Part time MBA considerations
Evening and weekend formatted MBA programs, better known as part-time programs, are a great way to earn an advance degree in business and may provide better suitability to your life and career progression. Of the top 10 full-time MBA programs, 4 of them offer a part-time option (US News World Report). All part-time MBA programs are ranked in a similar format to the executive and full-time programs. This data makes it easier to research and compare. I encourage all applicants to visit the school in person, sit through their information session, set up coffee with alumni, and attend a class where you can talk with current students and teachers. This will give you a holistic view of the program to determine if it is the best fit for you.
Location. You will not have to move to attend a program that is local. The school will likely be in a location that you are familiar with. This will eliminate moving costs, and adjustment period to a new location.
Career Progression. You will not be taking two-years off from the professional world. You retain the ability to expose yourself to promotions and career growth opportunities.
Income. You will not lose income for two years, you have the ability to earn money, and still keep exposer to earn additional money (e.g. promotion, bonus or raise).
Flexible. You’re on your time to complete the degree requirements. You are not confined to the two-year or one-year model to complete your degree work. The average student takes 2.5 years to complete their degree work.
Funding. Your employer may be able to help supplement the cost of your degree.
Balance. You had a life and a career before you started going to night school, and you can retain that – school is now added. Full-time, your life swirls and is absorbed in the program.
Networking. Everyone in the program, like you, is hoping to connect and build lifelong friendships. It is no different with a part-time program, it is just a smaller time slot to engage – make the most of it.
Internship. You will not be able to participate in this experience, which is a major part of the full-time program.
Access. In a full-time setting, a student lives in the eco-center of the school. Professors, Speakers, and Seminars are richly available. You may not be able to see them as easily as a full-time student.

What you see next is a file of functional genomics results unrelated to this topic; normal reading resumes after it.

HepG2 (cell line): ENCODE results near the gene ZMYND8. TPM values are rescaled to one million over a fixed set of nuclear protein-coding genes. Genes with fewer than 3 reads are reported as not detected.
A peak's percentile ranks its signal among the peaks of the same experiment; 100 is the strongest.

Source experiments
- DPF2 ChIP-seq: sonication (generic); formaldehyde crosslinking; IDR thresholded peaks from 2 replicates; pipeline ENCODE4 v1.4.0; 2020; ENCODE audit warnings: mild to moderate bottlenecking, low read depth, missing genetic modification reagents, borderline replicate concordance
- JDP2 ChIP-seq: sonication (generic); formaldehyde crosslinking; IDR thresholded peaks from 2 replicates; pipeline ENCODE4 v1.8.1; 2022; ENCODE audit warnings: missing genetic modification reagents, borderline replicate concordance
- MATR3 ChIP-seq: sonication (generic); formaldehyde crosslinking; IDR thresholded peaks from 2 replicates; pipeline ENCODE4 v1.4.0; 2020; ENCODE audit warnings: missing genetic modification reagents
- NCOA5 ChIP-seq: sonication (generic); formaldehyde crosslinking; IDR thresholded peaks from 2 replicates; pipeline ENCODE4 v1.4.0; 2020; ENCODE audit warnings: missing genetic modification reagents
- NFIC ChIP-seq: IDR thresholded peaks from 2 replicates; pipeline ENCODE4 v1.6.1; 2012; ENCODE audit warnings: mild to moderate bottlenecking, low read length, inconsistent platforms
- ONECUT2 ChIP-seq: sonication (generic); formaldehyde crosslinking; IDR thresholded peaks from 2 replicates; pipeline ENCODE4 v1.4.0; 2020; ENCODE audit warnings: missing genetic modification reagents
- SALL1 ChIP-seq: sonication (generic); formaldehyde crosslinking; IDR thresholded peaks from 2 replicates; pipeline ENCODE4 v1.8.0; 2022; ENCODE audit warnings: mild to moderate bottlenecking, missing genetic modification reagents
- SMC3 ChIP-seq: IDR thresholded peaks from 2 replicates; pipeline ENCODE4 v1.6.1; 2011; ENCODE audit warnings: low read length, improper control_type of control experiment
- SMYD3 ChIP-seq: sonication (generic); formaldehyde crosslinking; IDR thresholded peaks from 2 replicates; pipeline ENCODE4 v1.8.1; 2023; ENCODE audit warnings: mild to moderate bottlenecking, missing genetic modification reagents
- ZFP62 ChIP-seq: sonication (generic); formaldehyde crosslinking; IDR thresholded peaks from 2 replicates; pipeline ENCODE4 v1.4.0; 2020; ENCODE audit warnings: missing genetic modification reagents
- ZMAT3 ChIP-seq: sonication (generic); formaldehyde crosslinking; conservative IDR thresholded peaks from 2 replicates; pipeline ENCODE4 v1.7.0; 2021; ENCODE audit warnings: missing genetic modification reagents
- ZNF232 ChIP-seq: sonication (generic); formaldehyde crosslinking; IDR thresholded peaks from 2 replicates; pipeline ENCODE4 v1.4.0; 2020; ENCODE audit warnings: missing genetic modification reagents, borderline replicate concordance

Recruiting Season. Similar to internships, this is almost exclusively a full-time experience. Part-time programs do offer career services; however, it is not the same level of intensity that is given to full-time students. Remember, you have a job. They are trying to get the full-time students employed.
Commute. It is not uncommon for people to commute to schools for their part-time program (e.g. live in Indianapolis, and commute to Chicago on the weekend for class). This can taxing to a person on many levels, it is important to consider.
Social Events. Part-time programs have far less social events when compared to full-time program. However, as a part-time student you have access to the full-time events. Keep in mind, that many of them happen during the workday, which may disadvantage you.
Leave the Military behind Go in there with a clear mind. You have a once in a lifetime experience being given to you, you want to be the biggest sponge you can be. Embrace it all, and soak it all up.
Do everything If there is an event, sign up for it... even if it is out of your comfort zone - over extend yourself. I attended things I never thought I would, just because I wanted to be able to speak the language and know what people were talking about around me. No matter how much you have on your plate at B-school, it will never be anything close to what you have done in the Military. You have the bandwidth; it's just up to you to fill it.
Network Make as many friends as possible. This will be easy if you put yourself out there. Kellogg is known for being one big family - it is. The hard part is knowing how you are going to keep in contact with them once you leave. I do postcards - send a couple out a month to random folks. Easy, makes them feel special, and it is fun.
Don't think that you know what hard work is because you have deployed and been in the Military Everyone there worked their tail off to get into school. I got this advice from a Navy Kellogg grad prior to me enrolling, and he was dead right. All the folks there know how to work long hours on thankless work and away from their families. Don’t come in with a chip on your shoulder.
Start reading the Wall Street Journal and the Economist Every class talks about current events and you don't want to be behind the power curve, and you want to have context.
Take an excel course if you can, even if it is just online You will find that you are going to be the bottom 10% in excel skills. This is not good, because excel if you are good at it, can save you a lot of time with your work. Everyone coming from the private sector are NINJAs at Excel. No matter how good you think you are, you are not that good...
You will likely be the only person in your class that has led or managed more than four people So use that strength. Be the leader, don't shy away from it. The only person that might have been in charge of more people would be the other military guy in your class. It is shocking how none of your classmates have really ever been in charge and understand the human condition like you do.
Be smart on where you live.
Be active with the VETs You are now in an elite fraternity of TOP MBA VETS - use the power! Meet up with VETS at the sister schools (e.g. Booth and Kellogg or Sloan and Harvard)